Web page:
We Never Forget Our Firsts

Remember those Head & Shoulders shampoo commercials that said you can’t afford to have dandruff because You never get a second chance to make a first impression? They were a little corny, but they spoke to something pretty deep. We never forget our firsts – first kiss, first day of college, first time at a baseball game, first beer, first breakup, first pet, first car…firsts resonate. Because of that, today I want to talk about a super important first: first day of work.


I was thinking about this because recently it was the first day of work for our new crop of interns at Steiner Sports. For the most part, it went okay – I gave them my little welcome spiel, my assistant Andrew gave them the tour – but some things could have been handled a little better. We didn’t have computers set up for all of them – the IT team had to scramble to get that done; some of them hadn’t yet been assigned to specific employees, who would show them the ropes; we didn’t have an intern manual to pass out. Basically, the first day was too hodgepodge for some of these interns. It must have been confusing to them, and on our part, it didn’t command the proper amount of respect.

This was a stark contrast to the first day of work a new employee gets at Steiner Sports. Or, maybe I should say the firstimpression of Steiner he or she gets.

I put it that way because even before the first day, a new hire will get a letter from us including: photos of everyone in the division in which he or she will be working, along with little bios; a photo of their new workspace; the phone number they’ll have; and a small gift. That way, before they even arrive on their first day, they’ll start to feel comfortable with their new situation. And they won’t have to spend any time playing catch-up, calling all their old associates with the new phone number.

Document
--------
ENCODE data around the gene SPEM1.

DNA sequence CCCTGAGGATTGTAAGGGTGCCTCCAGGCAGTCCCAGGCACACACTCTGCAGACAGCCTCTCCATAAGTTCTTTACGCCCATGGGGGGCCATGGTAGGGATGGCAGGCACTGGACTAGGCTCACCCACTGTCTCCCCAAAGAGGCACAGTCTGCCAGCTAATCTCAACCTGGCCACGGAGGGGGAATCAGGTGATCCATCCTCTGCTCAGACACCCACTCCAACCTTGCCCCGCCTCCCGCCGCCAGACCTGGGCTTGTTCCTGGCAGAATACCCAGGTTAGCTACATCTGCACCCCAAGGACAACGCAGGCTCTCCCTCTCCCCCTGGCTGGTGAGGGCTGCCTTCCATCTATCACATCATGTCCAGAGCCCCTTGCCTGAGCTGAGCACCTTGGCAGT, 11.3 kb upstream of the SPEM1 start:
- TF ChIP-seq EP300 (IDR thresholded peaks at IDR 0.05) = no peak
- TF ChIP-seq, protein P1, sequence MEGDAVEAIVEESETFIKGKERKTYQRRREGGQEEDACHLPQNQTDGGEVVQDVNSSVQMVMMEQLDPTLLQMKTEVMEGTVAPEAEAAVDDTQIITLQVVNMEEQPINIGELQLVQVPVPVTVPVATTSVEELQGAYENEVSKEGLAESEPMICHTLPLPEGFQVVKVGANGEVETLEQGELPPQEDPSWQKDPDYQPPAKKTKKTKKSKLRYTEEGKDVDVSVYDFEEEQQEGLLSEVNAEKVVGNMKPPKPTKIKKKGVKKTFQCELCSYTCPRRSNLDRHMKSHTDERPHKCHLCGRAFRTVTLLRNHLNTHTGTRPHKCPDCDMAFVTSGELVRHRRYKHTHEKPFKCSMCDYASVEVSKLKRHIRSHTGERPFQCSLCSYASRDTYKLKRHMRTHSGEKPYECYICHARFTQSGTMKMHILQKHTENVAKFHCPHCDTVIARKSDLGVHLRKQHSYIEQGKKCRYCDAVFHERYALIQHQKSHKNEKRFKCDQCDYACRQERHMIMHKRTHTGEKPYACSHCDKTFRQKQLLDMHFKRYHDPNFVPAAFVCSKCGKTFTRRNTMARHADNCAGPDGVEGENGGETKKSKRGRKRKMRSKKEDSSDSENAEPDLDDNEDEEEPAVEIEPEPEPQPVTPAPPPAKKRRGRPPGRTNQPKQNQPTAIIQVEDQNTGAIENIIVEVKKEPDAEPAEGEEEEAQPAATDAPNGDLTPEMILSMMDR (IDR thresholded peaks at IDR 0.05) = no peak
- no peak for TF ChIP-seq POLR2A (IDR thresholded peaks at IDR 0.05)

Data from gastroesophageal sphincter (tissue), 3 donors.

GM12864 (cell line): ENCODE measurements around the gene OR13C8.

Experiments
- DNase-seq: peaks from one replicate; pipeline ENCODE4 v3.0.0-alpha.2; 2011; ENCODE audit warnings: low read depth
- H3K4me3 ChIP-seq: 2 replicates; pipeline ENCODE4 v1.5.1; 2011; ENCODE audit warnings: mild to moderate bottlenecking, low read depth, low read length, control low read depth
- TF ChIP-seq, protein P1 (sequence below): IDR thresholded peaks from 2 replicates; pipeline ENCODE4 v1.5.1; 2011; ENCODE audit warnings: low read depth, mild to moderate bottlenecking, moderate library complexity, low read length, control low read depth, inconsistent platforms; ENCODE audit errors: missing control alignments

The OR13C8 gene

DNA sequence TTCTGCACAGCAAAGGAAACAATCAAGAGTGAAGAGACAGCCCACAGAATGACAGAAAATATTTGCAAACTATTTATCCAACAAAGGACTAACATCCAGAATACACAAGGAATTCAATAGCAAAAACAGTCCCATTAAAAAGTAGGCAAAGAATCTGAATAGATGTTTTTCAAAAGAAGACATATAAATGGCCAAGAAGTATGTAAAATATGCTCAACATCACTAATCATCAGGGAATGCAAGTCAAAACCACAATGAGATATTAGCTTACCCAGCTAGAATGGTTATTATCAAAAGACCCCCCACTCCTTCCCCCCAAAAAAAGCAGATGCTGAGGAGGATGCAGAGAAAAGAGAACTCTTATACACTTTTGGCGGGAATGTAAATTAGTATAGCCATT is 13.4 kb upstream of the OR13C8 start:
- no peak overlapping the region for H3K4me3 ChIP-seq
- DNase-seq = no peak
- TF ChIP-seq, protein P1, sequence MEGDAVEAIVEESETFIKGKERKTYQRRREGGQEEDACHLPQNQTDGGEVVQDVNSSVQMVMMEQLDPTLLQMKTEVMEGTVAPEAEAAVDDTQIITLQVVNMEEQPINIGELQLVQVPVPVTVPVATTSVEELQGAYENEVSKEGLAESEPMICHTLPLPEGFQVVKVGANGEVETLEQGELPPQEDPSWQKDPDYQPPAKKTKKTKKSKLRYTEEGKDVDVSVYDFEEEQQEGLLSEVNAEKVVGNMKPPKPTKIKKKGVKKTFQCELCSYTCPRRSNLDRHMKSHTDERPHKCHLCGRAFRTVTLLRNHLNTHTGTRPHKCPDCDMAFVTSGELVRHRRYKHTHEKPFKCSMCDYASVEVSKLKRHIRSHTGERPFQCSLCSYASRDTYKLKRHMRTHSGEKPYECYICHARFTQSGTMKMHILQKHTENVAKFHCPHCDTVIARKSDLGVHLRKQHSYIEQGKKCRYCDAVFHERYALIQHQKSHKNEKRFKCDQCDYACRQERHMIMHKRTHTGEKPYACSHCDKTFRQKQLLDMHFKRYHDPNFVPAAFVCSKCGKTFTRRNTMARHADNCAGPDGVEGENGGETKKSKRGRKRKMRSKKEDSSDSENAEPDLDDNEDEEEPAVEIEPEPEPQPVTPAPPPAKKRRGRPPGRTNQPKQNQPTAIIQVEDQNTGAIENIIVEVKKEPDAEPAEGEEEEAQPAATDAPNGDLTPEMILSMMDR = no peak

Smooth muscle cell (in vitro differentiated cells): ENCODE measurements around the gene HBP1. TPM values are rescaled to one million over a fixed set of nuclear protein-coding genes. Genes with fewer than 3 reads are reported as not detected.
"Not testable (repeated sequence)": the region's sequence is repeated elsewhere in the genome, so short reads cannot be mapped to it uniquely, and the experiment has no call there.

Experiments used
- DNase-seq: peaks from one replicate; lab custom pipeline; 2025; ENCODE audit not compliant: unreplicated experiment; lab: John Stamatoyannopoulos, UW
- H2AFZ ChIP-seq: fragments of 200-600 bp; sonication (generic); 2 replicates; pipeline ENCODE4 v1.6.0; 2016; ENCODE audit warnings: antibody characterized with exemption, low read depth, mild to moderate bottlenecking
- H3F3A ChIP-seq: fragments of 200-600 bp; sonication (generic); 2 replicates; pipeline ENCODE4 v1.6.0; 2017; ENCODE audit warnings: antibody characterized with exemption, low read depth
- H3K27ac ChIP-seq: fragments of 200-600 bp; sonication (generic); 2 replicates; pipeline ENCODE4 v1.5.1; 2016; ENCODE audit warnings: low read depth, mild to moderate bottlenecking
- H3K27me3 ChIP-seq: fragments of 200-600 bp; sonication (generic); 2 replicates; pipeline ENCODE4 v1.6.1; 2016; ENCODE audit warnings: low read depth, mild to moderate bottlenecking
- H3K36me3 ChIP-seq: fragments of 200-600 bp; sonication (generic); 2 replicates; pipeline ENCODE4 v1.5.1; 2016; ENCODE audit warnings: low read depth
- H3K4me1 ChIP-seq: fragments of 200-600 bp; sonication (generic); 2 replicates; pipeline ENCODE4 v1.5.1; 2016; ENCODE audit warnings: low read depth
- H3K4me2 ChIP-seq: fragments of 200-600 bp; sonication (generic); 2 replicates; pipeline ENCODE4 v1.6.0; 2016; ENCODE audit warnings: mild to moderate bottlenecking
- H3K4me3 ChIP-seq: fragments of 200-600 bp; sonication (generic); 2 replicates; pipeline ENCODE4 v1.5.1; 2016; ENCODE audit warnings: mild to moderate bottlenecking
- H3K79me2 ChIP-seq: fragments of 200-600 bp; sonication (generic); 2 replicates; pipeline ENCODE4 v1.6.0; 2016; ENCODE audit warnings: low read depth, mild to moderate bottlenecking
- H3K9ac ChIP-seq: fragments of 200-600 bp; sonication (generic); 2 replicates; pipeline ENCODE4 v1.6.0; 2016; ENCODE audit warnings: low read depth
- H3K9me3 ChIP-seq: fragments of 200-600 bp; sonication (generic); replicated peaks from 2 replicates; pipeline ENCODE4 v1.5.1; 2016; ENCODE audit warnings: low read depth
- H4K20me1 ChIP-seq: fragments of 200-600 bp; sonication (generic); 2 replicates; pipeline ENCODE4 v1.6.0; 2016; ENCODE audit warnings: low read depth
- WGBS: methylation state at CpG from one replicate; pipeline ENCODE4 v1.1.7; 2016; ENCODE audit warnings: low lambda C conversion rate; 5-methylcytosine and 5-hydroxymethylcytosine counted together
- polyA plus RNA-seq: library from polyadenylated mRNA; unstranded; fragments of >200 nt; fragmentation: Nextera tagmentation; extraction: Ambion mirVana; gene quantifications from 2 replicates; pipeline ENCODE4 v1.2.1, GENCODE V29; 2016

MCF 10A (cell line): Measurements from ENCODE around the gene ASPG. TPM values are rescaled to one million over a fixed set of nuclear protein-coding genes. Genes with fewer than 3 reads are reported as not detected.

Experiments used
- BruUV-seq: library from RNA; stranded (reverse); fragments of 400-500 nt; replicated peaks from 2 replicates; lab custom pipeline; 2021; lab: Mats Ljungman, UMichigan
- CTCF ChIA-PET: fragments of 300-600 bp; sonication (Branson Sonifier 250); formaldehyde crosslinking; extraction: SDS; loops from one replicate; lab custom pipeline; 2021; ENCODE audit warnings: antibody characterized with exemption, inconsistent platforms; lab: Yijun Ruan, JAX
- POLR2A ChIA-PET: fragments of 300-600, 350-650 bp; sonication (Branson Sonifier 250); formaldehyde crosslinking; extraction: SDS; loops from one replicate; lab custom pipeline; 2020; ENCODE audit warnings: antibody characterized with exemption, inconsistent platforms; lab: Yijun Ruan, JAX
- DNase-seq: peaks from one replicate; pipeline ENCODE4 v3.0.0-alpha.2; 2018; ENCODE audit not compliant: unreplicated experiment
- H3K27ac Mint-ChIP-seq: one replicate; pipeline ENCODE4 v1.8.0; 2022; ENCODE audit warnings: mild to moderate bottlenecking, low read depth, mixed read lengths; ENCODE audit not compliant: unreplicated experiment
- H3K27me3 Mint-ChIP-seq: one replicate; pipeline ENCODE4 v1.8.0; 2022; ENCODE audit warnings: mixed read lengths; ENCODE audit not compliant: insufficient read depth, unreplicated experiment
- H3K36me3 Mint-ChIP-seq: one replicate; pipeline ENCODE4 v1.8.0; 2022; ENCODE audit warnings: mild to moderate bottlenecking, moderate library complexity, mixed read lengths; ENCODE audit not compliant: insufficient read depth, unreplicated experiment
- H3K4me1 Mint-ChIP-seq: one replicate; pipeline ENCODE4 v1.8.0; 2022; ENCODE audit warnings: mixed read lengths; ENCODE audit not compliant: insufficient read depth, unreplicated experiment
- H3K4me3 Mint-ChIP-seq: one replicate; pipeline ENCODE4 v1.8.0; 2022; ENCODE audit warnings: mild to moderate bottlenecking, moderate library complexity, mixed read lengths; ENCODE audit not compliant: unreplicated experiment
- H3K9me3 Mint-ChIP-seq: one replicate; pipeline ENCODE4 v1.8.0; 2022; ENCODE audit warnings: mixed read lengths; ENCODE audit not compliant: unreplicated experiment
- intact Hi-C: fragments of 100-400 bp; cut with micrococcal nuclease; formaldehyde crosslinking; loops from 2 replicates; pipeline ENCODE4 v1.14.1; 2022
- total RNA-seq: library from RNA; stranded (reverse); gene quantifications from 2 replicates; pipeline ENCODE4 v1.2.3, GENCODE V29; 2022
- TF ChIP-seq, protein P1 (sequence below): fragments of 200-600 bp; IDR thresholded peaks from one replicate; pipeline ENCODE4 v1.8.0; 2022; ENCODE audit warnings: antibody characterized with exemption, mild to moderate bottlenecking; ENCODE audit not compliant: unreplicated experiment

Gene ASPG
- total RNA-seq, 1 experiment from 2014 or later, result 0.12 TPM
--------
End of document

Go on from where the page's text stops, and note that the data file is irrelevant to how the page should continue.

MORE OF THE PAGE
When they do get here, they’ll have a Steiner employee ready to greet them, help them settle in, and give them a tour. And they’ll spend at least two days shadowing that person around the office, being trained by that employee, and being introduced to as many people as possible. And of course, they’ll receive an employee handbook, that answers countless questions. This way, when they’re ready to really start working, they’ll feel pretty comfortable with everything, and they’ll really be able to hit the ground running.

But just as importantly, they’ll have a firm impression that as a company, we have our “stuff” together. That at Steiner, we run a tight ship. And since that’s their very first impression, that respect will carry through a lot of the frustrations and bull(crap) that is unavoidable in an office in the long run.

How about you? Do you put in the prep work for your first impressions?


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  • Brandon – Good post. I like to have a 30-60-90 day ‘new-hire’ plan with clear guidance for times when a manager or mentor is unavailable. On-boarding plans should keep people challenged with a goal of making that person a contributing team member. A clear plan is better than having a new employee hear, “Let’s see if we can find something for you to do.” Not a great first impression.

    Matt Sheridan on

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